Last month, BookPage Managing Editor Trisha and I ventured down to nearby Atlanta to stop by the annual Romance Writers of America conference. It was my first RWA conference, and boy was it fun. Everyone was so warm, welcoming, positive and supportive.
But it wasn't just all fun and games. Before the glitzy glam of the parties, there was work to be done—though that "work" consisted of getting to chat with some of the hottest romance writers around, including Mary Jo Putney, Robyn Carr, Sarah MacLean, Elizabeth Hoyt and our very own romance columnist, Christie Ridgway. When they weren't giving or attending seminars or autographing books or catching up with each other, these gracious authors spent a few minutes chatting with us. We asked them all the same questions and then edited their responses into these five super snappy, entertaining videos. Enjoy!
What was the first romance you ever read?
What's special about romance readers?
What advice would you give an aspiring romance writer?
What is your favorite romance of all time?
And, finally, the most important, juiciest question of all:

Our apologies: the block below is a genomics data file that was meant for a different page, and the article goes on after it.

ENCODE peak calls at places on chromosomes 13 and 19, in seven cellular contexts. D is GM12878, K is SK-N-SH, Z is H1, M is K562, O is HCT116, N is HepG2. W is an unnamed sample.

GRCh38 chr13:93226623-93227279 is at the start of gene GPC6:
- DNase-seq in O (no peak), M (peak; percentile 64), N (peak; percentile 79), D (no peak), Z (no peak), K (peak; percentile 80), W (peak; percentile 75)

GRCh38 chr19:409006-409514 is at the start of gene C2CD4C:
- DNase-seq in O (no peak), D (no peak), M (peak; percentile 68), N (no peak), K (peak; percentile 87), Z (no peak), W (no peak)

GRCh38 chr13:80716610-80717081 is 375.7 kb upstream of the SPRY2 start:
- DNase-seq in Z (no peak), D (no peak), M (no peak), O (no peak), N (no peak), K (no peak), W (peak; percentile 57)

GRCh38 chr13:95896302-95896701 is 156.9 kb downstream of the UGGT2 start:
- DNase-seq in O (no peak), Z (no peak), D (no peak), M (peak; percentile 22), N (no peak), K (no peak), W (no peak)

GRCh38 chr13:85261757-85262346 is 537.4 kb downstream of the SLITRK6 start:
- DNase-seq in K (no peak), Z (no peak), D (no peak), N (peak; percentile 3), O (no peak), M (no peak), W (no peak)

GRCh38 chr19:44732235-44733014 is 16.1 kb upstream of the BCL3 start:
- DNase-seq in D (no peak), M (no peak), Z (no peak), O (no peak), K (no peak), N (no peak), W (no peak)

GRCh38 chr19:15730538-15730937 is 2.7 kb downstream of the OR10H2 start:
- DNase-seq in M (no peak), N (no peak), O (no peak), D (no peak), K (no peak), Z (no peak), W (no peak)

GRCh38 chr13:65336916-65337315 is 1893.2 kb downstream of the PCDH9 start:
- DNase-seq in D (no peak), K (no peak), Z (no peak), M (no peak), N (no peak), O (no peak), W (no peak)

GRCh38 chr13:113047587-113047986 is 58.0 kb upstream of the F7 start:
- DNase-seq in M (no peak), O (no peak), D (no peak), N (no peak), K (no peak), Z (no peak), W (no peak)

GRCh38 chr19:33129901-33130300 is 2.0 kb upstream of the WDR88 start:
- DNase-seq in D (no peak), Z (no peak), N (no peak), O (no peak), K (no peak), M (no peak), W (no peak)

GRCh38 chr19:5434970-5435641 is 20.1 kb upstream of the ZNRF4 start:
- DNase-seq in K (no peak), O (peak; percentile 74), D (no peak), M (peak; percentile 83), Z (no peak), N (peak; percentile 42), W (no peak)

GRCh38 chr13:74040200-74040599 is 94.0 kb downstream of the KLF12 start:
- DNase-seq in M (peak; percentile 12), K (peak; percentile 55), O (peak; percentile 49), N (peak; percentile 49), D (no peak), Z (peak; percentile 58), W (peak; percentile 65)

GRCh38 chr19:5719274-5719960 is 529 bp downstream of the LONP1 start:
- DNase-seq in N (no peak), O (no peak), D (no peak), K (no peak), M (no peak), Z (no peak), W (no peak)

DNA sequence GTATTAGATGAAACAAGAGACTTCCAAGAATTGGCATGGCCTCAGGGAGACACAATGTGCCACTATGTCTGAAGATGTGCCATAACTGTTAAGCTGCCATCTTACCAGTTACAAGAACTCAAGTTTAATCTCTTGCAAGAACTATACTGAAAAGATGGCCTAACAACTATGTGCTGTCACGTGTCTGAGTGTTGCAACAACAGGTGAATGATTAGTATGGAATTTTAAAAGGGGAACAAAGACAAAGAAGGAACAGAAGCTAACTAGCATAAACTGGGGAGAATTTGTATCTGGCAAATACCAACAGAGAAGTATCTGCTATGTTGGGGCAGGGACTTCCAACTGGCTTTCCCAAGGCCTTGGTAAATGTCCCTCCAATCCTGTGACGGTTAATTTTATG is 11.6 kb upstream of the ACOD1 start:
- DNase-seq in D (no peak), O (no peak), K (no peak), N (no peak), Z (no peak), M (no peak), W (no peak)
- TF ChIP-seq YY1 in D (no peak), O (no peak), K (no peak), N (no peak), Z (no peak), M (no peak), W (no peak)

Duke, vampire, Navy SEAL or cowboy?
We'd love to hear what your favorite romance novel is—and, of course, what type of romantic hero you fancy. Chime in below!
The People in the Trees by Hanya Yanagihara
Doubleday • $26.95 • ISBN 9780385536776
On sale August 13, 2013
Hanya Yanagihara's The People in the Trees is one of our August issue's best debut novels of the year, perfect for fans of Donna Tartt, Ann Patchett and Barbara Kingsolver. Our reviewer was practically beside herself with praise, saying, "Novels like these are reminders not only of why we read, but also of just how vital and downright magical storytelling can be."
But if I'm totally honest, I picked this one up because I wanted to read about people eating magical turtles.
And there are definitely people eating turtles here, but fortunately for me, all the other stuff is true, too. Norton Perina, a scientist who has recently fallen from grace, recounts in these fictional memoirs an extraordinary journey into a remote Micronesian island where the meat of a turtle called the opa'ivu'eke may hold the key to eternal youth—but it comes with a terrible price.
The vivid and grotesque descriptions of setting, the engrossing science and the incredible imagination of this story are all enough to earn this book a spot among the best debuts of the year. What makes it one of the best books of the year, period, is its maturity in characterization. To take a man who has lost everything, who has been cast out from society and who may incite disgust in the reader, and allow him to represent himself in his own words defines Yanagihara as a uniquely talented storyteller. It takes compassion to be without judgment.
Check out our Q&A with Yanagihara and read her guest post about the true story behind her debut novel. Then enjoy this excerpt from The People in the Trees: